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dc.contributor.authorLi, Hongjia
dc.contributor.authorPattathil, Sivakumar
dc.contributor.authorFoston, Marcus B
dc.contributor.authorDing, Shi-You
dc.contributor.authorKumar, Rajeev
dc.contributor.authorGao, Xiadi
dc.contributor.authorMittal, Ashutosh
dc.contributor.authorYarbrough, John M
dc.contributor.authorHimmel, Michael E
dc.contributor.authorRagauskas, Arthur J
dc.contributor.authorHahn, Michael G
dc.contributor.authorWyman, Charles E
dc.date.accessioned2014-06-19T20:13:47Z
dc.date.available2014-06-19T20:13:47Z
dc.date.issued2014-04-04
dc.identifier.citationBiotechnology for Biofuels. 2014 Apr 04;7(1):50
dc.identifier.urihttp://dx.doi.org/10.1186/1754-6834-7-50
dc.identifier.urihttp://hdl.handle.net/10724/29883
dc.description.abstractAbstract Background Agave, which is well known for tequila and other liquor production in Mexico, has recently gained attention because of its attractive potential to launch sustainable bioenergy feedstock solutions for semi-arid and arid lands. It was previously found that agave cell walls contain low lignin and relatively diverse non-cellulosic polysaccharides, suggesting unique recalcitrant features when compared to conventional C4 and C3 plants. Results Here, we report sugar release data from fungal enzymatic hydrolysis of non-pretreated and hydrothermally pretreated biomass that shows agave to be much less recalcitrant to deconstruction than poplar or switchgrass. In fact, non-pretreated agave has a sugar release five to eight times greater than that of poplar wood and switchgrass . Meanwhile, state of the art techniques including glycome profiling, nuclear magnetic resonance (NMR), Simon’s Stain, confocal laser scanning microscopy and so forth, were applied to measure interactions of non-cellulosic wall components, cell wall hydrophilicity, and enzyme accessibility to identify key structural features that make agave cell walls less resistant to biological deconstruction when compared to poplar and switchgrass. Conclusions This study systematically evaluated the recalcitrant features of agave plants towards biofuels applications. The results show that not only does agave present great promise for feeding biorefineries on semi-arid and arid lands, but also show the value of studying agave’s low recalcitrance for developments in improving cellulosic energy crops.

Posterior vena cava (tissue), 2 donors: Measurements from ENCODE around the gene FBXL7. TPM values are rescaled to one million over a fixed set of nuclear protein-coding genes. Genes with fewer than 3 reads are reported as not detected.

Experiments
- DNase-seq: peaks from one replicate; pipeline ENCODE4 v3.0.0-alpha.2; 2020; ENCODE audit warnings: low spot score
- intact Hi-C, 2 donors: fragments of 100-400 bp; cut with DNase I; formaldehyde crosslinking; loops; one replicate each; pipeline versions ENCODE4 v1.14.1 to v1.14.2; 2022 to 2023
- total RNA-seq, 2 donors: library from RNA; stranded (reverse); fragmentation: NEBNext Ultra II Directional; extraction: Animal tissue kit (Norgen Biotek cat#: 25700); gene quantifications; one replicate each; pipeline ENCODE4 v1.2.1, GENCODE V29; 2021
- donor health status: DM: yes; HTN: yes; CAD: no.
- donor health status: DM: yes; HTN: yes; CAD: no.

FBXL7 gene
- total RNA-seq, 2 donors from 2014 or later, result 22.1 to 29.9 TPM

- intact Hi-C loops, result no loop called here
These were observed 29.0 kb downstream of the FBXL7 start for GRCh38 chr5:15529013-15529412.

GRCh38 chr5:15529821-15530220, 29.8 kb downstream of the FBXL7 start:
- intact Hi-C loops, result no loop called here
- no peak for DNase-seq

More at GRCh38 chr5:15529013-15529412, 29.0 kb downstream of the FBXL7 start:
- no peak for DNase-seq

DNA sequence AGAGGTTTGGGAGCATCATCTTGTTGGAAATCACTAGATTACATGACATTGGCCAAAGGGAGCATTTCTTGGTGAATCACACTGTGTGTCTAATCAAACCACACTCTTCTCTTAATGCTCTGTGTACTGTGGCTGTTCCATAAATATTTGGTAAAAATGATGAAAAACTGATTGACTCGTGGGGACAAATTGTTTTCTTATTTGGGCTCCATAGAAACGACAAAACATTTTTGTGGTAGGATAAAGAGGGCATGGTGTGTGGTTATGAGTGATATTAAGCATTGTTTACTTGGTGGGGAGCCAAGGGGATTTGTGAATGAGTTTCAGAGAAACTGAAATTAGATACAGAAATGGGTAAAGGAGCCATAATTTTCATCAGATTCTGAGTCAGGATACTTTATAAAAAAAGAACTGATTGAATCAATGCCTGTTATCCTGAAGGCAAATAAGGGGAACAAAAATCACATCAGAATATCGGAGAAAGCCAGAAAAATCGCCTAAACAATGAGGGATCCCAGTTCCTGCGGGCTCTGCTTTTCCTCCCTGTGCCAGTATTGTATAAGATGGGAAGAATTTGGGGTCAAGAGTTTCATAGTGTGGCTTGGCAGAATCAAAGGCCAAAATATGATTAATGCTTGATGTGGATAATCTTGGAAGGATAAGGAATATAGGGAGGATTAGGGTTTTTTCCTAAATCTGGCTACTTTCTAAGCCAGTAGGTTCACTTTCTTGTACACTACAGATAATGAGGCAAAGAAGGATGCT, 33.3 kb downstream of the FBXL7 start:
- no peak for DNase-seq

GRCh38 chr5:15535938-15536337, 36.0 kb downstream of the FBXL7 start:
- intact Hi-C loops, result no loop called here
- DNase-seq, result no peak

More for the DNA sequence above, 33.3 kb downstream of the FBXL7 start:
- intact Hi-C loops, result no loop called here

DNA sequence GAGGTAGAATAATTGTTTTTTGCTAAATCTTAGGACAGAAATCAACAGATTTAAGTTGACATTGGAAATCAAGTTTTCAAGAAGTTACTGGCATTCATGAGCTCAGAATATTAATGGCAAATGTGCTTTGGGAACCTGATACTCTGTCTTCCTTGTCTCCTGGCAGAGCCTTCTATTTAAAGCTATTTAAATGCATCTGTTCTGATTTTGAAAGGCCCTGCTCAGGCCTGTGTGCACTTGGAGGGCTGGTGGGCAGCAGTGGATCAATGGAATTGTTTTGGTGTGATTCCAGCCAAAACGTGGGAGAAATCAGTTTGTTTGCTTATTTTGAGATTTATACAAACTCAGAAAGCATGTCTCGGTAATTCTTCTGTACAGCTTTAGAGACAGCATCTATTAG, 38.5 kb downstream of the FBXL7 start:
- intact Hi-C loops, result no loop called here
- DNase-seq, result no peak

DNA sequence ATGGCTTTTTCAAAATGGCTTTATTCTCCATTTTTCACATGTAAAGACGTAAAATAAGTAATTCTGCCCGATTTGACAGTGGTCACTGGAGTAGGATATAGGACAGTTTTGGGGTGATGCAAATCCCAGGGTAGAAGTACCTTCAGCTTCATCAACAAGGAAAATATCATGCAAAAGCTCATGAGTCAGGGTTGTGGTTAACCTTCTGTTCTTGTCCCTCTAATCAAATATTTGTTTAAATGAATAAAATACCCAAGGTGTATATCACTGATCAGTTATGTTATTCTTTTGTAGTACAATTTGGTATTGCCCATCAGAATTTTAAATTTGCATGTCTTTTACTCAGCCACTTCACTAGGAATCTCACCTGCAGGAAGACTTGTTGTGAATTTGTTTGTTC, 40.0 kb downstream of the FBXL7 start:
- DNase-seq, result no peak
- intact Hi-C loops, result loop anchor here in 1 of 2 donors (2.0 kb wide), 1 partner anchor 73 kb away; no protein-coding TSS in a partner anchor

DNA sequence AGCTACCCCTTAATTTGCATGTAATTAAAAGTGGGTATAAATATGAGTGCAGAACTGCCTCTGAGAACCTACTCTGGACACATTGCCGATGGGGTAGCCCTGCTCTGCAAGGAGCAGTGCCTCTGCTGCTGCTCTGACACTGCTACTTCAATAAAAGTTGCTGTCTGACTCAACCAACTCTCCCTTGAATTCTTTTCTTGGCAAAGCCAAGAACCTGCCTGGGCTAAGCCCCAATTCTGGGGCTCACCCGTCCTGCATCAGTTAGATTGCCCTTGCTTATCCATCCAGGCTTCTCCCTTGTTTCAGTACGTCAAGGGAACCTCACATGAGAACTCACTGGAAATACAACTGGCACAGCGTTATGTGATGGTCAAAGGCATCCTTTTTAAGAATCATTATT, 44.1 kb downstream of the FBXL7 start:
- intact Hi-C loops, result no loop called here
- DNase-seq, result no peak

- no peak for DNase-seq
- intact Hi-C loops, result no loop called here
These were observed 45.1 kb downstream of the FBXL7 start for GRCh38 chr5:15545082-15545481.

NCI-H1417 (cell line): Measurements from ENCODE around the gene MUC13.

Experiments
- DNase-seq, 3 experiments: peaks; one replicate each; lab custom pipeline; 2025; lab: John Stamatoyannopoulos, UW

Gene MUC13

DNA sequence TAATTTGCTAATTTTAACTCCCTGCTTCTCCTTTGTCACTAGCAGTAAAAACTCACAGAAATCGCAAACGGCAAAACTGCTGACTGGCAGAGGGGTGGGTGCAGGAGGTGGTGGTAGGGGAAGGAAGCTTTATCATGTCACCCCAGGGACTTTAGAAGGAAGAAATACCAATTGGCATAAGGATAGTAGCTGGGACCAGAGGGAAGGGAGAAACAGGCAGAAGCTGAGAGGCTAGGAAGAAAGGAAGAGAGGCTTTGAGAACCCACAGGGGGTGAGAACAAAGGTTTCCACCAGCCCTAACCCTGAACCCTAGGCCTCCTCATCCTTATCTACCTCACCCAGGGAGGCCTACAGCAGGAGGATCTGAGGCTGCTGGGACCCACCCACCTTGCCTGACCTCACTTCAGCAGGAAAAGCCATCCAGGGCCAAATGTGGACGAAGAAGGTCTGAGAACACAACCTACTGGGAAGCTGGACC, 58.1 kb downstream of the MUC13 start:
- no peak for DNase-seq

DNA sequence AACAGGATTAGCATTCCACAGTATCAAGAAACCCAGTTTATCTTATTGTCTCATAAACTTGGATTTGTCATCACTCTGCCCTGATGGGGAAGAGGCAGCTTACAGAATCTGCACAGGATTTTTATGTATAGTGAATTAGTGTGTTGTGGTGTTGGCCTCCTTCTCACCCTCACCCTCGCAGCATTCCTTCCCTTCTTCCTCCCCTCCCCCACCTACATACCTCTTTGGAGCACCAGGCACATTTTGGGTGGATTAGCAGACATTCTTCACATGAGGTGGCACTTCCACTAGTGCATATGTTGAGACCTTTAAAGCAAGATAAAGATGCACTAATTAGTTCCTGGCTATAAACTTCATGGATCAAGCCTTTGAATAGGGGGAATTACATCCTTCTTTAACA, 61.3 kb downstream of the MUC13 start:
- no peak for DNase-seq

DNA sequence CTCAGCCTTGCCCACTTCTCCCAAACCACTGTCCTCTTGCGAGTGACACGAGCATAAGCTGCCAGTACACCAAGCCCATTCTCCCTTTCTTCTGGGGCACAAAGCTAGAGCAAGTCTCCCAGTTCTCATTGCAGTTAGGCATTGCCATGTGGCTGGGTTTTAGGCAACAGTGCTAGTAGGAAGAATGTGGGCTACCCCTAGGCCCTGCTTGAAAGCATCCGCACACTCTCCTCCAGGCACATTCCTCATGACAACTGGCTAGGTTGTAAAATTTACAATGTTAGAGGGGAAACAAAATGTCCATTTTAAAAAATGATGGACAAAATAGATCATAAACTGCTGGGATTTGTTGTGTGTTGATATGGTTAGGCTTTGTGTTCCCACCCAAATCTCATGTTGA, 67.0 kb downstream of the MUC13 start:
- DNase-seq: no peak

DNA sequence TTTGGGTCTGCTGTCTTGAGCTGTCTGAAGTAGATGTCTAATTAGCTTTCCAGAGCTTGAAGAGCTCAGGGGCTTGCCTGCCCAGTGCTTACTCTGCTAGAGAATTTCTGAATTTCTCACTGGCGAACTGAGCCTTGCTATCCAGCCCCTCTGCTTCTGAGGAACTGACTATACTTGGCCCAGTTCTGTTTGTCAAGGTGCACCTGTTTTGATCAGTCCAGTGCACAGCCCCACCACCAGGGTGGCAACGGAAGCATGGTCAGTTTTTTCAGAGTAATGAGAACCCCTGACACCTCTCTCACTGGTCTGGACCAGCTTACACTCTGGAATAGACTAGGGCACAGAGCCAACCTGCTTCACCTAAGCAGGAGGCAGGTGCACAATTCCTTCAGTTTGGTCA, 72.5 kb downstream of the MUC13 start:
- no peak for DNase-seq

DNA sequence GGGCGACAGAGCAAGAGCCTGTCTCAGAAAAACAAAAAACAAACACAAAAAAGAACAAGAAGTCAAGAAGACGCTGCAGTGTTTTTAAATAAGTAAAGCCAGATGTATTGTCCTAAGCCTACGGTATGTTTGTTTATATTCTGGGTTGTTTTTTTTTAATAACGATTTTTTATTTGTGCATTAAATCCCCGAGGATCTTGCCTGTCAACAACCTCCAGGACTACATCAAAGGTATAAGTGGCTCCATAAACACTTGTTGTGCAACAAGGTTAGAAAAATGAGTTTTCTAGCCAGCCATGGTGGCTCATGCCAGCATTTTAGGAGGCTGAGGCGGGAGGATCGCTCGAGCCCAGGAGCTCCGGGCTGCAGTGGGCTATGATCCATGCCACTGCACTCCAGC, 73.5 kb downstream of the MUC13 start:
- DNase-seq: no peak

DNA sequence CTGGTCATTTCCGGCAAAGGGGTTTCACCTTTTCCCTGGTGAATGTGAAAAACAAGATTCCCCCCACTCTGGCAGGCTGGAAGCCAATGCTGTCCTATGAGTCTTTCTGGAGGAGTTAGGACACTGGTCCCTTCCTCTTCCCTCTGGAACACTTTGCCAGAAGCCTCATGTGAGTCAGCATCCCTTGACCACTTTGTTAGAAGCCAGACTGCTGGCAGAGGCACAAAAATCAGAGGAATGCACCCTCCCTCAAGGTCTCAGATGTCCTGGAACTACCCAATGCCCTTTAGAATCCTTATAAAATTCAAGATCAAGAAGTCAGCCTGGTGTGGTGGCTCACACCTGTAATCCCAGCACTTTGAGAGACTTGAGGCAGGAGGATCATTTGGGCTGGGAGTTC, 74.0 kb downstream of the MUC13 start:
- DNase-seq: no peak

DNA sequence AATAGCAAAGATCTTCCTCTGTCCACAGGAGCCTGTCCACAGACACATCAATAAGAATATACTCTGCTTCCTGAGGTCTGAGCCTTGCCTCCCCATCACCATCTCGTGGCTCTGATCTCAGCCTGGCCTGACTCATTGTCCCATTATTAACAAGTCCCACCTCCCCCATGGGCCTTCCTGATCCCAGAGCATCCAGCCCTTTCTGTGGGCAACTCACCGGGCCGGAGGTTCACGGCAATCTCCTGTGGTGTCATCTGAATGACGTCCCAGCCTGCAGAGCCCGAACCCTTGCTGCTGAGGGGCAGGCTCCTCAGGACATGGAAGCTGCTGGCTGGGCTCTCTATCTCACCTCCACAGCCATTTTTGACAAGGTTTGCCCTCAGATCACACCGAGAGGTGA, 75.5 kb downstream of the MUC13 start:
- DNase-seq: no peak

dc.titleAgave proves to be a low recalcitrant lignocellulosic feedstock for biofuels production on semi-arid lands
dc.typeJournal Article
dc.date.updated2014-04-23T23:28:14Z
dc.description.versionPeer Reviewed
dc.language.rfc3066en
dc.rights.holderHongjia Li et al.; licensee BioMed Central Ltd.


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